After reports emerged of mass molestation of women on the streets of Bengaluru, Karnataka Home Minister said “Western culture” was to blame and that “these things do happen”.
Here’s my open letter to the honourable minister, who seems to, yet again, place the blame on the victims.
Dear Hon. Home Minister,
Thank you for taking time out to comment on the mass molestation of women that is alleged to have occurred during the New Year’s Eve night celebrations on Brigade Road, Bengaluru. As you yourself have indicated, molestations are a matter of regularity. After all, these things keep happening, and besides, they happen to that section of society that has learnt to bear the brunt with silence.
Perhaps, it would have been a tad bit refreshing if you would have produced an excuse we hadn’t heard before. You see, we’ve heard all of this before – “women should not go out at night”, “this is the influence of Western culture”, “sexual assault is unavoidable if women wear Western outfits”.
Unfortunately, Mr Home Minister, it confuses me when you say Western wear (loosely translated as revealing clothes) causes men to grope women, because my earliest memory of such an incident is from when I was wearing quite an unflattering salwar-kameez, and with a dupatta, mind you. Have I missed something here, or would you rather write this off as a marginal error in your theory correlating sexual assault with the ‘Westernness’ of a woman’s outfit?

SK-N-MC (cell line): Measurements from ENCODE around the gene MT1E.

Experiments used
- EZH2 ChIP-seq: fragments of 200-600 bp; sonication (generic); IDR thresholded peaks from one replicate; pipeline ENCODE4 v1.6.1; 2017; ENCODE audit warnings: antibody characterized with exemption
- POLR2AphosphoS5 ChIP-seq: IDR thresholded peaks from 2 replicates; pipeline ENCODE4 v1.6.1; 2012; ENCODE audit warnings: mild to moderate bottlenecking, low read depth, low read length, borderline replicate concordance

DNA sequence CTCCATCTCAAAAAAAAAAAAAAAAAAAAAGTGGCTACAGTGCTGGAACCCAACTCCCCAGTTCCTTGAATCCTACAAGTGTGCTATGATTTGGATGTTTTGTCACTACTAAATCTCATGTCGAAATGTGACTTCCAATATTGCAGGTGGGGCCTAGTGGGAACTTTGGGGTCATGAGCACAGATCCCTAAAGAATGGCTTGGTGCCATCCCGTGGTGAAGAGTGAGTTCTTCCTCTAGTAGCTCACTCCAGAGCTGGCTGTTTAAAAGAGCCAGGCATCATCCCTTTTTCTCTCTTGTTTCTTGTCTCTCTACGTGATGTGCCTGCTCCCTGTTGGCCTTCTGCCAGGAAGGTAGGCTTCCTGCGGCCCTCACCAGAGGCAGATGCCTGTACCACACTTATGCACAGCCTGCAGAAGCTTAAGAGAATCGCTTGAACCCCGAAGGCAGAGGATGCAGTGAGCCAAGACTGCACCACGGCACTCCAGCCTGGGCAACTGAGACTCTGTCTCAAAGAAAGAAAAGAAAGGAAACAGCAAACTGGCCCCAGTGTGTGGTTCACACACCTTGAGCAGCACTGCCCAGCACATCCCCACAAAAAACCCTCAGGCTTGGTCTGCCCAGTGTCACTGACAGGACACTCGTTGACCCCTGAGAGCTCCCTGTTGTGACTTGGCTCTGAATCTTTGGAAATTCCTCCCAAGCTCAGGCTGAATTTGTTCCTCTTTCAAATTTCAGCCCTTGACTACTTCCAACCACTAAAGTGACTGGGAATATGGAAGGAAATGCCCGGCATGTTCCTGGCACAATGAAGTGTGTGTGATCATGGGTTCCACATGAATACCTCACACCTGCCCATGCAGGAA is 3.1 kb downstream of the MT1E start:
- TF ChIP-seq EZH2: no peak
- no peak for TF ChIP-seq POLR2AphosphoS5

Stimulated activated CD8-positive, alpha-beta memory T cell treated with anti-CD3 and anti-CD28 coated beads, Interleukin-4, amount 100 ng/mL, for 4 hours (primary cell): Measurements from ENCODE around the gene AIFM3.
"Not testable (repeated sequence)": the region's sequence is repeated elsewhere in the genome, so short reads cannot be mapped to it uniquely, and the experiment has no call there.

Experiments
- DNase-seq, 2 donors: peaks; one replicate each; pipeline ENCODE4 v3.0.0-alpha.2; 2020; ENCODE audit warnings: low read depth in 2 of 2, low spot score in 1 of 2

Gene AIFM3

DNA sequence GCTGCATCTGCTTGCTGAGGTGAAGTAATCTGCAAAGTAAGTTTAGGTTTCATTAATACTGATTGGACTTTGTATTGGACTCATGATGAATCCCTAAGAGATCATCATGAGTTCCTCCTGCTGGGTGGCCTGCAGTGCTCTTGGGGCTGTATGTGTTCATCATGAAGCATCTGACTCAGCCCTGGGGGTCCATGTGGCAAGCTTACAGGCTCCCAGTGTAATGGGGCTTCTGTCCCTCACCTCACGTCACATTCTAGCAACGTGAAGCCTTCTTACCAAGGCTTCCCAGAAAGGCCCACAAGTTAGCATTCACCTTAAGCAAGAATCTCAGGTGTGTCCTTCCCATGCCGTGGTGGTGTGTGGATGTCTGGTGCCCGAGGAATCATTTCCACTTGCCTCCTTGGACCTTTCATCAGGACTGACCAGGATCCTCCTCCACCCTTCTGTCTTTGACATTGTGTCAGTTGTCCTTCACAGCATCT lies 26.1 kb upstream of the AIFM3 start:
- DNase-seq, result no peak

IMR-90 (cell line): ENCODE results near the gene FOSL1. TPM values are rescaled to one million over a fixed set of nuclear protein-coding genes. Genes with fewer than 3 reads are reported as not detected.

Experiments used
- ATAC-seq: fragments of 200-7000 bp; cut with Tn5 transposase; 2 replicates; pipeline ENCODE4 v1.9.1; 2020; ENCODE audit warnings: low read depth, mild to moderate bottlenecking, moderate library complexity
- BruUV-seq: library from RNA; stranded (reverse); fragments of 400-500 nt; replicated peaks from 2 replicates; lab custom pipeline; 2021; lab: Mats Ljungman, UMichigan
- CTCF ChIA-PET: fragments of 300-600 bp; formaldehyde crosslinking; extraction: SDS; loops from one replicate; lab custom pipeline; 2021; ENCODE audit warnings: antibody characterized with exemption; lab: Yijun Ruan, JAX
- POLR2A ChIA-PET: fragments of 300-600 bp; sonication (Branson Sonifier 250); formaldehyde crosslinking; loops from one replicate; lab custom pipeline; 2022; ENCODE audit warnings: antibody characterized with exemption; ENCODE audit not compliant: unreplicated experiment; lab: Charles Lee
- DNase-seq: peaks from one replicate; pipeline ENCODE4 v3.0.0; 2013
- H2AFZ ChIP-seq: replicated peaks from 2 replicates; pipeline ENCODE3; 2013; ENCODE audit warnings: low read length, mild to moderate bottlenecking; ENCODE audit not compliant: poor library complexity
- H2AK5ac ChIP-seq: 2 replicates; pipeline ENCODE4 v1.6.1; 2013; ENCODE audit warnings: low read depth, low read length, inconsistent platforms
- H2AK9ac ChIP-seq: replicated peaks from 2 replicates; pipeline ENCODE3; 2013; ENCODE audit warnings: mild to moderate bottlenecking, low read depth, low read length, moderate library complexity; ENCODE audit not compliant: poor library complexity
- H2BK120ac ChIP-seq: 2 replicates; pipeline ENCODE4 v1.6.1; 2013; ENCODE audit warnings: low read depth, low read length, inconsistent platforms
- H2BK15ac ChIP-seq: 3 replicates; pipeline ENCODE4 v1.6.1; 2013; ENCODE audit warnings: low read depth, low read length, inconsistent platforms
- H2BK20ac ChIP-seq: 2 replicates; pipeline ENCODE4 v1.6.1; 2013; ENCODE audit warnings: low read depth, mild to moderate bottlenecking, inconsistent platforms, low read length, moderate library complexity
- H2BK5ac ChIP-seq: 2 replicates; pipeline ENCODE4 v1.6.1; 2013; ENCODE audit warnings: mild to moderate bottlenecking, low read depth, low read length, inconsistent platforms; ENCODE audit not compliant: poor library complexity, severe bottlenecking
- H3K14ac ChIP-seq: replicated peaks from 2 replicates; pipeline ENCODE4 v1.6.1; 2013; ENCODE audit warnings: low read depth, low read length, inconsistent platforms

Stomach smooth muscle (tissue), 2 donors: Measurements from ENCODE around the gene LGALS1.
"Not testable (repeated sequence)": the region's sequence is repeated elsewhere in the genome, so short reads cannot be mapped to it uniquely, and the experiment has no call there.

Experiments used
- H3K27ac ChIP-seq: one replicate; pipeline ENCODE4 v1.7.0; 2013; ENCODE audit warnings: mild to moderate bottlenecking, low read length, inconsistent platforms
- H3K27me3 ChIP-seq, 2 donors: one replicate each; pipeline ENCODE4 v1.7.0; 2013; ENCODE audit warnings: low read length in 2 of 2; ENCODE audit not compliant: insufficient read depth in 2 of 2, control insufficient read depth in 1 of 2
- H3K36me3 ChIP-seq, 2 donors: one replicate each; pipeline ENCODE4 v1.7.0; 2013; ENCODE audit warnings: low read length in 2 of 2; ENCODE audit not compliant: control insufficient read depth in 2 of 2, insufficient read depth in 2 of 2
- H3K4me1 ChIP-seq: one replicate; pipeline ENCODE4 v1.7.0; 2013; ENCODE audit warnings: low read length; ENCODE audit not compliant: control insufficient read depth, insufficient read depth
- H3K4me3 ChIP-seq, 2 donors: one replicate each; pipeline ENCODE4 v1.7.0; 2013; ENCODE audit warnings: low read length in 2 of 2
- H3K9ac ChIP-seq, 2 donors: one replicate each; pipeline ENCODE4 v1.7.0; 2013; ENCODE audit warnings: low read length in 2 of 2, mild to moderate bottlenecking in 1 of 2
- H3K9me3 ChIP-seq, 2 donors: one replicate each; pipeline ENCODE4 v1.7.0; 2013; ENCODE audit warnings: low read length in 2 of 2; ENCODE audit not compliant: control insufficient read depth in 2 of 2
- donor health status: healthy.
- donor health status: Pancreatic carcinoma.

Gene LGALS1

Another factor that doesn’t add up is the time you have cited as the peak hour in molestation cases; when the sun is down, of course, those dark hours in the night when men’s minds and a society’s moralities develop serious blind spots. For I remember so well the times when I would visit Mysore with my family to watch the Dussehra procession. Why did I get molested in broad daylight in a crowd of mostly family men? Maybe it was to teach me an essential life lesson, i.e., to always have protective gear on without underestimating any crowd; for, what is day for me might easily be night for them, what is outrageous for me, perfectly normal for them.
You leave me in a daze every time I try to understand your stance on what really Indian culture is. When you are asked about the inefficiency of your police force, you get away by blaming the West-influenced party-goers, but you slap anti-superstition bills on the mouths of those who are the torchbearers of this sacred, fluid and ever-adapting Indian culture. Does this mean that you possibly believe in a different version of Indian culture that is more useful to score political points than to be a cornerstone of our society?
Finally, the point of intoxication as the unavoidable trigger to sexual assault leaves me dazed. As a twenty-something from Bengaluru, I just cannot fathom why the men in my city don’t know how to behave respectfully with women in public. Never did I know that being drunk was such a powerful excuse for hooliganism, an excuse to disrespect fellow beings physically or sexually. But you showed me the way, by refusing to acknowledge that drunken hooliganism is wrong. I was under the impression that the onus to behave cautiously and respectfully lies on those (be it man or woman) who go out drinking. Instead, you advocate alcohol as an excuse for their bad behaviour, an excuse for them to grope someone’s wife, talk dirty to someone else’s sister and scar for life those women who dared to come out that night.
Oh well, it isn’t the men who are suffering. It’s the women – the voter segment whose ‘shaky morality’ is your eternal Brahmastra.